GMS stands for Google Mobile Services and is a bundle of proprietary applications and application programming interfaces (APIs). These Services developed by Google are typically pre-installed on Android devices such as smartphones, tablets, and smart TVs at the system level. Therefore, we can say they are deeply integrated with the Android Operating System. In fact, these services make up the infrastructure for much of the basic functions most smart phone users are familiar with. Apart from a variety of Google-branded apps, GMS provides APIs required for running other mainstream applications that don't fall under its array. So without GMS, the normal function of apps from other developers can also be affected.
GMS is a bundle of applications and services provided by Google. It typically includes apps and services like
- Google Play Store
- Google Search
- Google Chrome
- Google Drive
- Google Duo
- Google Maps
- Google Photos
- Google Play Music
- Google Play Speech
- GMS Core
Of course, the above set of apps may vary country to country based on regional laws and regulations. Many Android applications are dependent on GMS packaged capabilities like SafetyNet APIs, Firebase Cloud Messaging (FCM), and Firebase Crashlytics. However, do note that not all applications are dependent on GMS' provided services and functionality. This is how the idea of non-GMS based Android Operating Systems is born. Google makes APIs available for many of its services. For example the Google Drive API, which you can integrate directly into your Android app without any GMS support. You can even use the Gmail API in-order to access Gmail.
Android consists of 2 independent sections:
The open-source component of Android is the Android Open Source Project (AOSP)
Proprietary components such as GMS are closed source, and hence are not part of the AOSP.
GMS lives on top of AOSP and provides all of the functionality anyone expects from a smart phone in today's world.
Since GMS is closed source (proprietary), manufacturers have to obtain a separate license from Google to pre-install GMS on their Android Devices. There are also certain criteria that Google has set in-order to obtain the GMS license, as we will discuss below.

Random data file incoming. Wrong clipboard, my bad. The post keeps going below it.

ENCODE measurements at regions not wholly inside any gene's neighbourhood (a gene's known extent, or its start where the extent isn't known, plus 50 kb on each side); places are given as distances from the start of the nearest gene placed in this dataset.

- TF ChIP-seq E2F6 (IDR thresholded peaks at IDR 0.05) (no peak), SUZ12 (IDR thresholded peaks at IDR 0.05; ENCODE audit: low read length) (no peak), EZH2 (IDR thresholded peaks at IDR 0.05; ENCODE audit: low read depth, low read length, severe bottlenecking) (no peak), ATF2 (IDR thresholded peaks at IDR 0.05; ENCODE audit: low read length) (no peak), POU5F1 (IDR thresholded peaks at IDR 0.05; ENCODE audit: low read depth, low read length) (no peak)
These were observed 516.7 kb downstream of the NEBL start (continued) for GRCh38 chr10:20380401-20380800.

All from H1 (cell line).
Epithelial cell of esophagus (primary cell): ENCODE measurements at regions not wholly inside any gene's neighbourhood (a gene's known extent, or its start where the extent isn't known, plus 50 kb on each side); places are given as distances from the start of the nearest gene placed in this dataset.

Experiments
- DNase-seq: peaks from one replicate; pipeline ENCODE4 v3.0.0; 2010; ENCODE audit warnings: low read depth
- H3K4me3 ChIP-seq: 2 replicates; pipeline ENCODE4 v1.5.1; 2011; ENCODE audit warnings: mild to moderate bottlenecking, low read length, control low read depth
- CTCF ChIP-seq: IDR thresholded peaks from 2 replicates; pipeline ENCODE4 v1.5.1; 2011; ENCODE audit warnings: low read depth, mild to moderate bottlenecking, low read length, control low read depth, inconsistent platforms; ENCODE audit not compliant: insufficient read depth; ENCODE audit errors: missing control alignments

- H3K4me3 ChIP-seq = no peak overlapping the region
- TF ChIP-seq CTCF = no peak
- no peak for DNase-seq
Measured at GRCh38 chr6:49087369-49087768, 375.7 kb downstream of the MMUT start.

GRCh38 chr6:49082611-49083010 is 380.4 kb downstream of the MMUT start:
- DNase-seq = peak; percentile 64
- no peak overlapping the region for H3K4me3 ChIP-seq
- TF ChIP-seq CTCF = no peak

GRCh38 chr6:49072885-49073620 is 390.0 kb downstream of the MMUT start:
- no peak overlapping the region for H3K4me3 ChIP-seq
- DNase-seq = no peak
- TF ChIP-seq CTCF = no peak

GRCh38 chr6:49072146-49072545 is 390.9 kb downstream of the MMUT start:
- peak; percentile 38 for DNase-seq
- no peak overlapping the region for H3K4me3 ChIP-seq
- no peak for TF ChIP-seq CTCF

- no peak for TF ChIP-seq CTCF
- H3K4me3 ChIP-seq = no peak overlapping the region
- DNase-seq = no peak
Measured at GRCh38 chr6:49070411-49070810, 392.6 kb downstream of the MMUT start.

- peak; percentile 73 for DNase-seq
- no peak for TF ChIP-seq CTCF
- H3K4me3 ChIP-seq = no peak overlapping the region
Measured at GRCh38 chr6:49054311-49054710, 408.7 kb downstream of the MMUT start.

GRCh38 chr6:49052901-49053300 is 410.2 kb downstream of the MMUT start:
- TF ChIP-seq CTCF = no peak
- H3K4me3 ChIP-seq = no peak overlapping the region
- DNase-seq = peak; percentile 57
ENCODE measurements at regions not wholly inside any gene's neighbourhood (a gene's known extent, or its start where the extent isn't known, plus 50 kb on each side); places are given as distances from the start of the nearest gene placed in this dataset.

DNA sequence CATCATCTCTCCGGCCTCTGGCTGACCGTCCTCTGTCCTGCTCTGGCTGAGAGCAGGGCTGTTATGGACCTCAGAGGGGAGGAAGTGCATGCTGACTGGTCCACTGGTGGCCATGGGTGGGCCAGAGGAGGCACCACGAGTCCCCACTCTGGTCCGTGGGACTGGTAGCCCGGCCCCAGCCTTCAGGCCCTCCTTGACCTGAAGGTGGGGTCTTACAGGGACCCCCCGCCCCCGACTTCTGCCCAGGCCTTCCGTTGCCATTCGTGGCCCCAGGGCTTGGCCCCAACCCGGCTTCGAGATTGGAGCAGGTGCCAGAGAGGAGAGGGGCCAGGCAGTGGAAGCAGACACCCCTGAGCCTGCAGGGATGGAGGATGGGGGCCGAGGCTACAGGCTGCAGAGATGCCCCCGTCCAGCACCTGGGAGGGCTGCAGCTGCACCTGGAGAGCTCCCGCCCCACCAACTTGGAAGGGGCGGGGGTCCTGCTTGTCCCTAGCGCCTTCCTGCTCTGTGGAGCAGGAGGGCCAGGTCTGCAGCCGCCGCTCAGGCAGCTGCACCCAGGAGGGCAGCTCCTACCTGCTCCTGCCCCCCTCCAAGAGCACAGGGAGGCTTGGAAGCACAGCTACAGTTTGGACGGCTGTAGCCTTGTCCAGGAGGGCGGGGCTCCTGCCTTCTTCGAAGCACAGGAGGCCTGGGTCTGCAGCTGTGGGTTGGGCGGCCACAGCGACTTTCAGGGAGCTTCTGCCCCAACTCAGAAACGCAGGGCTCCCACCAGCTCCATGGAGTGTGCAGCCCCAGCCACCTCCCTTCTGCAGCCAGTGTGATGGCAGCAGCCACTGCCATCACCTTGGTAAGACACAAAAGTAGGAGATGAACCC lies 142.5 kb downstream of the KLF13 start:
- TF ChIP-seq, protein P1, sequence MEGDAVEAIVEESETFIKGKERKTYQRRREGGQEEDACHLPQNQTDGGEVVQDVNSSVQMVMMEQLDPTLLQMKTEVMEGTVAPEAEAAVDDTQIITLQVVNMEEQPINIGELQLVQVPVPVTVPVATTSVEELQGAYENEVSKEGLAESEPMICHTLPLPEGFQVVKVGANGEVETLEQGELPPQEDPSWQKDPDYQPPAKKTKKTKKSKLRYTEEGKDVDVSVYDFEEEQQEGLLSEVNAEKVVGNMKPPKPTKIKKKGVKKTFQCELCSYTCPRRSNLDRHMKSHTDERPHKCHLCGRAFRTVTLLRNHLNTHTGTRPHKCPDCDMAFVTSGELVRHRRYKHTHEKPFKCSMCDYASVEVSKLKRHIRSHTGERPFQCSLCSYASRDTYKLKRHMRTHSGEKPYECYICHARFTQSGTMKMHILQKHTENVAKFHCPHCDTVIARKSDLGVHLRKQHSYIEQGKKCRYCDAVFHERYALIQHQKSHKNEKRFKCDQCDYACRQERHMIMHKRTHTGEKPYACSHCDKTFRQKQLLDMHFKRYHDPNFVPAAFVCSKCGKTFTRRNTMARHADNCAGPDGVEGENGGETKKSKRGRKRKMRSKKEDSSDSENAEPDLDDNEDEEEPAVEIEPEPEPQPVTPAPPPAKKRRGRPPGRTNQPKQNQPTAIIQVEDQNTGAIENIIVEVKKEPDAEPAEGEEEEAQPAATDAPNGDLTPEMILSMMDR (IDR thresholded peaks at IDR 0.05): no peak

The GMS Certification is Google’s seal of approval. The device and software meet all specifications and requirements as recommended by Google for all manufacturers. Any device that is GMS Certified will be confirmation that Google apps and services run correctly on them. Although GMS certification is not a mandatory requirement for manufacturers to release an Android based OS for their devices, it just won't have Google Apps pre-installed and major Google services won't function properly. This will also have an impact on apps that rely on GMS' services for full functionality. To be approved and certified by Google, the device must pass through a series of tests like the Compatibility Test Suite (CTS), CTS Audio Quality Test Suite (CAT), GMS Test Suite (GTS), and so on. Both the hardware and software of the system will be thoroughly examined and validated to ensure that they meet Google standards in terms of performance, quality, and reliability.
We already know that Android is Open Source, and that GMS is closed source. Manufacturers have to obtain a GMS License known as MADA (Mobile Application Distribution Agreement) from Google which requires passing a rigorous set of tests:
- Compatibility Test Suite (CTS)
- Compatibility Test Suite Verifier (CTS Verifier)
- CTS Audio Quality Test Suite (CAT)
- GMS Test Suite (GTS)
Once GMS Certifications are completed, it becomes a de-facto agreement between the OEM and Google. This also means that they are subject to Google’s policies for privacy, data collection and device updates. This is the real heart of privacy concerns and data issues.
Everything good out there has Pros and Cons that come along with it, lets look at GMS Certification...
- GMS devices and tablets are loaded with the latest version or the immediately preceding Android version.
- GMS devices get monthly security patch updates.
- Provides Google supported security and management features necessary for any business.
- Allows for use of robust APIs like location services.
- GMS devices come with a large mix of apps and access to the Google Play Store, which can be controlled using a UEM solution.
- Android Enterprise is supported, allowing integrations with UEM solutions for device management.
- Application stability and OTA Updates.
- GMS' stack is huge! Hence, it requires significant amount of ROM space. Since its pre-loaded into the system, the apps will always use a certain amount of RAM.
- Forced software updates, utilising even more resources.